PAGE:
I have an announcement that is both scary and exciting: I’m going off medication.
I’ve been on Prozac (fluoxetine) for two and a half years now. It helped me accomplish things in therapy that I was unable to accomplish on my own at the time. Those of you who have been on this ride with me since I started therapy three or so years ago know how much I struggled with the decision to medicate. I was very opposed to the idea, but my therapist talked me into giving SSRIs one more shot.
Getting to a high enough dose for positive effects was difficult. I almost quit many times. But the battle was worth it. I started making progress. I started feeling like I could handle things. I started to believe in myself more. It was exactly what I needed.
Over the last couple of years, Prozac has continued to do that for me: make OCD manageable.
Things have gotten dramatically easier to deal with the past few months, even though I haven’t changed my dosage. I’m finally getting to a point where the Exposure Response Prevention exercises have paid off. I’m finally seeing real, tangible evidence of my brain being reprogrammed. OCD is retreating, and it feels amazing.
So I decided to get off Prozac. Those of you who have been reading for awhile know that I never wanted to be on medication permanently, that my therapist and I planned to use it as a temporary tool, something to help me get to a better place. Well, I’m in a better place—a much better place. It’s time to stand on my own again. That’s both terrifying and exciting. Terrifying because I could fall flat on my face. OCD could pop back up. But it’s exciting because I believe I’ll be fine. I know what I’m doing now, and I’m going to work really hard at continuing ERP exercises as I taper off Prozac.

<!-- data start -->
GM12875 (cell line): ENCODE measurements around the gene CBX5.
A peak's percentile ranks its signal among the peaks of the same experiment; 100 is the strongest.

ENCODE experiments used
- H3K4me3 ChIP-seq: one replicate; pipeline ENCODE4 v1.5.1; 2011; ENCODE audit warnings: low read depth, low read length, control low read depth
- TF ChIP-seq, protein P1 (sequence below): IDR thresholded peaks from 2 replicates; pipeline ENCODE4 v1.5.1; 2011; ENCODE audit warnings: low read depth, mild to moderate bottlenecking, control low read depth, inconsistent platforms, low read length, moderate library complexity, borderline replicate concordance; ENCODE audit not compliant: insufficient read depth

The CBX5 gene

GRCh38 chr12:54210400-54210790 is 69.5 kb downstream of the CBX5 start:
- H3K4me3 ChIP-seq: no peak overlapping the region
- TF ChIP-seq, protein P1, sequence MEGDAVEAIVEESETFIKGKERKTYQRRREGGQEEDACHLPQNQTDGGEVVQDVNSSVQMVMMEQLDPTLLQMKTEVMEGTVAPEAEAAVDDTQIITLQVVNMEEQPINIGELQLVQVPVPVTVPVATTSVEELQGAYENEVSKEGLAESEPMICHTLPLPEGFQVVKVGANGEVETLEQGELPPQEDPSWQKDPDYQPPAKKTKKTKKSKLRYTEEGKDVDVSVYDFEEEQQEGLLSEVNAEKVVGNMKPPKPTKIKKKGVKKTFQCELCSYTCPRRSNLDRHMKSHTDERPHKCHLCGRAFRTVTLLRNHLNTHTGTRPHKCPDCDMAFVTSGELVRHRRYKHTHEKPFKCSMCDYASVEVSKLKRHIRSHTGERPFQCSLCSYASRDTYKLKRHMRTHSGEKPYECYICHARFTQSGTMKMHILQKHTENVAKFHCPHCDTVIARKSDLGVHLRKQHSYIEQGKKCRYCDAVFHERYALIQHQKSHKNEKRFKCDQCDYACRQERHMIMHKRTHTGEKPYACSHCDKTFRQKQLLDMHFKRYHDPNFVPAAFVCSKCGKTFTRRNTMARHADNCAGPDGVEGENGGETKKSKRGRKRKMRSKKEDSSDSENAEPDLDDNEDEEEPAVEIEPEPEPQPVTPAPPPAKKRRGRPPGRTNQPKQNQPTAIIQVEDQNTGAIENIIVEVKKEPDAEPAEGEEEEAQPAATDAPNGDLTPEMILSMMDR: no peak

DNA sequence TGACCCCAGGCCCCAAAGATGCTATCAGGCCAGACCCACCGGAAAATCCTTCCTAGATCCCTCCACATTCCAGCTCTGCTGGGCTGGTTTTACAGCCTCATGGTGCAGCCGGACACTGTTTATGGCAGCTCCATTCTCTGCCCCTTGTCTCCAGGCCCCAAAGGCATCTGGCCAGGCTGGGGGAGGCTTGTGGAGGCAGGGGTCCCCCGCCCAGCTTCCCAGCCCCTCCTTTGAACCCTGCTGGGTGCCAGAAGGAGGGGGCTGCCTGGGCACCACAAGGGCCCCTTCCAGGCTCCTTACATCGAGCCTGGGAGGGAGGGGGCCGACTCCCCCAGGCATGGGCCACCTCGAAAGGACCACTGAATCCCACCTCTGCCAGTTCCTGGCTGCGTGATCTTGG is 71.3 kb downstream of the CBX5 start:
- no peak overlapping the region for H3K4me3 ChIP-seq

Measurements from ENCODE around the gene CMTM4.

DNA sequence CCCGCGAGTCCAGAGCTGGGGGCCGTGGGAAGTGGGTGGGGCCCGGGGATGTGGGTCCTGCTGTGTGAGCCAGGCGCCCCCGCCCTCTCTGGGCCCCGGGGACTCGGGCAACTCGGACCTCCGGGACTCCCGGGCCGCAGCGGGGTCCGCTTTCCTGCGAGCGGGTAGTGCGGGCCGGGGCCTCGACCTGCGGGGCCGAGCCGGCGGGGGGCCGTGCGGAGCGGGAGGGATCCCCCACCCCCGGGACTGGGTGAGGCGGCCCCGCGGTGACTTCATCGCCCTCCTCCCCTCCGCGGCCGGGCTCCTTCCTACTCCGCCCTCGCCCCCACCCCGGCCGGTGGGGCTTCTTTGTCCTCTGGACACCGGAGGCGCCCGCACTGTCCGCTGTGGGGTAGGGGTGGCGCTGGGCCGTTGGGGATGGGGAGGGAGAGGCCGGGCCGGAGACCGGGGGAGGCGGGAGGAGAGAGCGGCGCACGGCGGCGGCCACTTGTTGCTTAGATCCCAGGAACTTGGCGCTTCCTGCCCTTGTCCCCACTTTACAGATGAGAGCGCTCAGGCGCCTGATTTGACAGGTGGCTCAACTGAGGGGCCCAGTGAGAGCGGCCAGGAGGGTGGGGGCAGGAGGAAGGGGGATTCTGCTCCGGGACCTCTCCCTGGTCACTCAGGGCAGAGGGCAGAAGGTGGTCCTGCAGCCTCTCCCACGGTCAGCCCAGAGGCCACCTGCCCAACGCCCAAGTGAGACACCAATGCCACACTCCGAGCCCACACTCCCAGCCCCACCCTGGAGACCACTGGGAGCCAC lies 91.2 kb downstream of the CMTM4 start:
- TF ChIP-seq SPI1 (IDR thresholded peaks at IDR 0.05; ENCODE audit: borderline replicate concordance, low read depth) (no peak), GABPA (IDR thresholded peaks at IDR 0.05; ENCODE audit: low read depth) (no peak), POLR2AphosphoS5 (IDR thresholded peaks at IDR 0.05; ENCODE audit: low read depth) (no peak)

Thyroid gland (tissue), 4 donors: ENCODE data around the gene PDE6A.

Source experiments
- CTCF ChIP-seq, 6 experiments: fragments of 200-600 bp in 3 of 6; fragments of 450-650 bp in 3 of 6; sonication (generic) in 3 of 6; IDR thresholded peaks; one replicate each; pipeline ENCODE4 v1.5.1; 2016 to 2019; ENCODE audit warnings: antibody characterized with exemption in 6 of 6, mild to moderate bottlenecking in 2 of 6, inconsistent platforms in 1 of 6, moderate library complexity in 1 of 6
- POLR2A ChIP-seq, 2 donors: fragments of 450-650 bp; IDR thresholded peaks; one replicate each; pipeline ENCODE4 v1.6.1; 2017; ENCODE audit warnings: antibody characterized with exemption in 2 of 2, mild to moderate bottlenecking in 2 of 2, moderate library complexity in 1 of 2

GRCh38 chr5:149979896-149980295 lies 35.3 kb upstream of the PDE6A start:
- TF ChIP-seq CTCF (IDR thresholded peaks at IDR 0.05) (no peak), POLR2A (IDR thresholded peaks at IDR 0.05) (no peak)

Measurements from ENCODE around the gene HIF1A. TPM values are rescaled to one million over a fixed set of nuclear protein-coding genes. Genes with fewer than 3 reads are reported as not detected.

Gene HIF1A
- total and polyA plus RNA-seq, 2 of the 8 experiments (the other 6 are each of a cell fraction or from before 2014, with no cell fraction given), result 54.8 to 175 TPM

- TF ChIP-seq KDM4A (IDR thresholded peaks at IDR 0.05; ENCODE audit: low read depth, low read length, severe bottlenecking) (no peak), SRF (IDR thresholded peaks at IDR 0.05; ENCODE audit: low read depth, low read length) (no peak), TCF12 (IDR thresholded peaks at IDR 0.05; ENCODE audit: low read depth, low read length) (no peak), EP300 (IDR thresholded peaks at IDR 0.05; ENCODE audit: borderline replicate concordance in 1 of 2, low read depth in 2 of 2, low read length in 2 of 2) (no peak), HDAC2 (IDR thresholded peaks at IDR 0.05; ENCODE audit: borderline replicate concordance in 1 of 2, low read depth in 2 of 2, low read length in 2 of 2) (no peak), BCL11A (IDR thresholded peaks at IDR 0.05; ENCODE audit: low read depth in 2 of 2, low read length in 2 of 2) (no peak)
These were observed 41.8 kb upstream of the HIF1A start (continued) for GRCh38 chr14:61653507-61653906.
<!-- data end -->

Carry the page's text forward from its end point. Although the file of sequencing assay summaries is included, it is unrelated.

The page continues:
I’m very hopeful and confident about this. I can’t wait to see what happens.
That said (and this is for those of you who don’t have OCD) this doesn’t mean I’m on my way to being cured. There is no cure to OCD. Yes, I’m doing better lately than I have done in years, and I’m getting off medication, but that’s only for now.
The reality is that I’ll need to go back on medication at some point in the future. It could be months away, or it could be years, decades down the road. There’s no way to tell how long this good period will last. I’m not being pessimistic here. That’s how OCD works. You can overcome your obsessions and your compulsions for a time and have a bit of freedom from that anxiety, but OCD just lies in wait, dormant, when that happens. It doesn’t disappear entirely. I will always have OCD. Always. That’s just how it is. And remembering that is important because I don’t want to punish myself when OCD hits me hard again. I don’t want to blame myself for something I cannot control.
So I’m going to enjoy this period fully. I’m going to revel in being off medication. I’m going to get my hands dirty and take advantage of whatever momentary freedom I can grab. I’m going to continue pushing myself outside my comfort zone. I’m going to store up how good it all feels because I’ll need these memories later when things get difficult again.